Above is the link to week 3’s activity Managing my Learning.
Above is the link to week 3’s activity Managing my Learning.
This week’s values lecture about racism and patriarchy was both thought provoking and eye opening. It gave me the chance to fully understand just how much society has changed over the years and seeing how us as humans have grown massively regarding these issues. I understand that it is extremely important for me to be aware of these issues as a future primary school teacher.
During the first half of the lecture we learned about the issue of racism. Throughout this half, it made me think deeper about the issue in many ways. The lecture was extremely eye opening as it expressed the views of society during the late 18th century which are completely different to views nowadays and would never ever be accepted in today’s society. I was shocked to see how appalling the problem of racism was during the 18th century with Jim Crow Laws existing. There was a quote mentioned in the lecture which stated “All human beings belong to a single species and are descended from common stock. They are born equal in dignity and in rights and all form an integral part to society.” (UNESCO, 1982) This lecture really reinforced these words in my mind as we are all human and everyone is the same regardless of the way they look like or the way they live their lives. The lecture reinforced that everyone needs to be treated equally and this is very important in schools and in everyday life. As a teacher, it will be my job to treat all children equally, fairly and respectfully.
In the second half of the lecture we spoke about the issue of patriarchy. During this half I found the video by Always called ‘#likeagirl’ really interesting and eye opening. In this video children were asked to describe how girls played sport and were asked what came to mind when they heard the phrase “run like a girl” or “throw like a girl.” They expressed their views by actively demonstrating them. Numerous children (both boys and girls) portrayed girls as being ‘weaker’ than boys when it comes to sport which is a stereotype that’s completely wrong and needs to change. However, many other young girls when asked to demonstrate their opinion portrayed girls as being strong, passionate and trying their best at sports. The video highlighted the issue of gender stereotypes effectively and promoted just how important it is for girls to be seen as being just as strong as boys, not only concerning sport, but also concerning everyday life as well for example at work. It is important for me to have a good knowledge about the issue of patriarchy as a primary school teacher as children need to have the confidence to do whatever they want to do in life and not let stereotypes put them off. It will be part of my job to give them this confidence.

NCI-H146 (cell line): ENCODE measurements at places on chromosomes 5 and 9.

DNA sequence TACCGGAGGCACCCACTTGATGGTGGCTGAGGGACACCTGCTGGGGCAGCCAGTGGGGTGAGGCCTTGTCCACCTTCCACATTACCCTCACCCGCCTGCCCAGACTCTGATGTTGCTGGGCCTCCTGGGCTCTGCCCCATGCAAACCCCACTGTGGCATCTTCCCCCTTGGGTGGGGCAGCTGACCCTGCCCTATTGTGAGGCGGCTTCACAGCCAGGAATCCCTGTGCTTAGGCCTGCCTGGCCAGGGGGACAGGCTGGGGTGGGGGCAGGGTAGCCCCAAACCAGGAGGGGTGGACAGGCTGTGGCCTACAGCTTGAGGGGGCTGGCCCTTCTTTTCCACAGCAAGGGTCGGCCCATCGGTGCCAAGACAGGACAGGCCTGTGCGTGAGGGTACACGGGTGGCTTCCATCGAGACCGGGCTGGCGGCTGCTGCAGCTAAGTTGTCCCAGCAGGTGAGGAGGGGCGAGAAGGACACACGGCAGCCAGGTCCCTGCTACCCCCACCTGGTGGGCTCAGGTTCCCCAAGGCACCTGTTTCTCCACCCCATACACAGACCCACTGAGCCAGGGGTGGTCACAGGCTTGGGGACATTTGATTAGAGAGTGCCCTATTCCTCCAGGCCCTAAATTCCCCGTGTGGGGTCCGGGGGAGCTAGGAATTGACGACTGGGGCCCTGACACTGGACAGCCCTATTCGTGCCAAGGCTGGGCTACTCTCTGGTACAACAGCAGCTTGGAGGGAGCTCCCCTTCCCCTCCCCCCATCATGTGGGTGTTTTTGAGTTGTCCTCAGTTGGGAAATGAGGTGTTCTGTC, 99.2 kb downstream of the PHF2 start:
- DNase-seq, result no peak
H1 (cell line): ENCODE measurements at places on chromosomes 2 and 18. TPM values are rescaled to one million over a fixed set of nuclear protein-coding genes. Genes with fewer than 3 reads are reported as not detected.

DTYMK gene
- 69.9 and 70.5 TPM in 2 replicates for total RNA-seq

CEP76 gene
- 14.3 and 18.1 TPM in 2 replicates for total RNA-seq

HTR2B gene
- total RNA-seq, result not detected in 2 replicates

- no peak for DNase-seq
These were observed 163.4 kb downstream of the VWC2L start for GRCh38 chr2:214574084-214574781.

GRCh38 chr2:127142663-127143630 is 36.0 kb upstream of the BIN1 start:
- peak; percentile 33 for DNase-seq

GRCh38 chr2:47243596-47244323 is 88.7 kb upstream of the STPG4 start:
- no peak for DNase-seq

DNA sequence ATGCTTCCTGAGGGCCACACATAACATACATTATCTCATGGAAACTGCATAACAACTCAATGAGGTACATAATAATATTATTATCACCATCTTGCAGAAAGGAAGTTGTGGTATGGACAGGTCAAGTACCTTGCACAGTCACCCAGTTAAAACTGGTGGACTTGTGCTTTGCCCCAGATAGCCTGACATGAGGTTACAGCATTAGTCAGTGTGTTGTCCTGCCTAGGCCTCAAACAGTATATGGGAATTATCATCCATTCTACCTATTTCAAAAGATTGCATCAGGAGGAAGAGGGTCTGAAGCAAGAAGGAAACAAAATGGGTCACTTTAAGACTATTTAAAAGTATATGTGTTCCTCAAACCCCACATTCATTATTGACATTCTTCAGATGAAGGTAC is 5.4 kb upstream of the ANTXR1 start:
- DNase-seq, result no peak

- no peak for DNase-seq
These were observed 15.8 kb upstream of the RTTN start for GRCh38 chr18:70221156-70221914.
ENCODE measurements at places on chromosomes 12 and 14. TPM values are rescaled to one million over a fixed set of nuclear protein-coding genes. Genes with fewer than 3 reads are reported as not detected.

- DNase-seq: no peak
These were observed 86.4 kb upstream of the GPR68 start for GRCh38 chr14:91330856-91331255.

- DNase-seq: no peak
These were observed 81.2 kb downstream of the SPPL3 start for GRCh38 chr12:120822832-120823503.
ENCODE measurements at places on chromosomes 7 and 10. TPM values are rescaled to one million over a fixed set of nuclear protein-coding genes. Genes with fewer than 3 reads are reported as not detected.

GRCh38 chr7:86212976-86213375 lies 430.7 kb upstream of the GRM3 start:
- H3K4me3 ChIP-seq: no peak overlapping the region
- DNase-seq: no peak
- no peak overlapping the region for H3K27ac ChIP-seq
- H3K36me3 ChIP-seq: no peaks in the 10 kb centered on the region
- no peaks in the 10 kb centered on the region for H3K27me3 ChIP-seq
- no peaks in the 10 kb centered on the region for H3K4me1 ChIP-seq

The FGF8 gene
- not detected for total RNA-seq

On the whole, the aim of this lecture was to get me to understand more about the issues of racism and patriarchy in the world in which we live, and it did exactly that. These problems have been embedded into society for many years and it is good to see that progress has been made to resolve them as life in the 21st century is quite significantly fairer than back in the 18th century, however these problems are still extremely current and need to be resolved even further.
This week I took part in a workshop with my lecturer and classmates which gave me a deeper understanding of structural inequalities in a very interesting way.
In the workshop, there were four groups, each given an envelope of resources and the task was to create an item that would help a new first year student starting university. However, the resources were not distributed equally between groups, as two of them were given a much larger range of items than the others, giving them an unfair advantage. Furthermore, each group had to present their ideas, with the resources they had, to the rest of the class.
The lecturer expressed very different views to each presentation. He gave the two groups with less resources much more negative and criticising feedback, making them feel worse about themselves (I was a member of one of these groups) and the groups with much more resources more positive and praising feedback, making them feel better about themselves. However, after we finished presenting, he explained that the workshop was just an experiment to emphasise the problems of structural inequalities. It was very effective as it opened my mind greatly.